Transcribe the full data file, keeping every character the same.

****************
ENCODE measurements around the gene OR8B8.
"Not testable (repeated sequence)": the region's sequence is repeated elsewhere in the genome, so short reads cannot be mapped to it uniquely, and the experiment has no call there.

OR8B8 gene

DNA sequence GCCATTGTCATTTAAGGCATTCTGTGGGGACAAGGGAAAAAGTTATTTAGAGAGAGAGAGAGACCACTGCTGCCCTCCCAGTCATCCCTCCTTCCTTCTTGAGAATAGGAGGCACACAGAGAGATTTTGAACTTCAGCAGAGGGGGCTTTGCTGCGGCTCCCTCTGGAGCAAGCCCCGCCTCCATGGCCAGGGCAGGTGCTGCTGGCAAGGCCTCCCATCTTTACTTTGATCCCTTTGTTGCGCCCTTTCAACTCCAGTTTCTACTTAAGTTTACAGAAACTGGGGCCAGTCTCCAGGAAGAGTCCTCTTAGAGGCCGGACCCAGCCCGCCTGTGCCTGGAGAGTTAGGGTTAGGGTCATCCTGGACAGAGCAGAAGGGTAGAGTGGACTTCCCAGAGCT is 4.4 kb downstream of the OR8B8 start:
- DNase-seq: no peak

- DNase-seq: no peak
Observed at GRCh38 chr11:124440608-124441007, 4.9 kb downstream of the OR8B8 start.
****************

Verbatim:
ENCODE measurements around the gene OR8B8.
"Not testable (repeated sequence)": the region's sequence is repeated elsewhere in the genome, so short reads cannot be mapped to it uniquely, and the experiment has no call there.

OR8B8 gene

DNA sequence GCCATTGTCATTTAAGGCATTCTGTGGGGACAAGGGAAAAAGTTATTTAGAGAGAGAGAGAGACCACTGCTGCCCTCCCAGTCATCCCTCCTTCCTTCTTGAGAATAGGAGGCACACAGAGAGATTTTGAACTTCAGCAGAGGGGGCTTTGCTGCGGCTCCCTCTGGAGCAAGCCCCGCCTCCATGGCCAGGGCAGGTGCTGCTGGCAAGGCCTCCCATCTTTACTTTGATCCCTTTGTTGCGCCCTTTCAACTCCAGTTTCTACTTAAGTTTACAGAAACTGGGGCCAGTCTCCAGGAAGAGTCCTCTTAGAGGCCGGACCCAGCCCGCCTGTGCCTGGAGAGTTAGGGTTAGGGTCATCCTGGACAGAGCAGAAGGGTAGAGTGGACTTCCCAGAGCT is 4.4 kb downstream of the OR8B8 start:
- DNase-seq: no peak

- DNase-seq: no peak
Observed at GRCh38 chr11:124440608-124441007, 4.9 kb downstream of the OR8B8 start.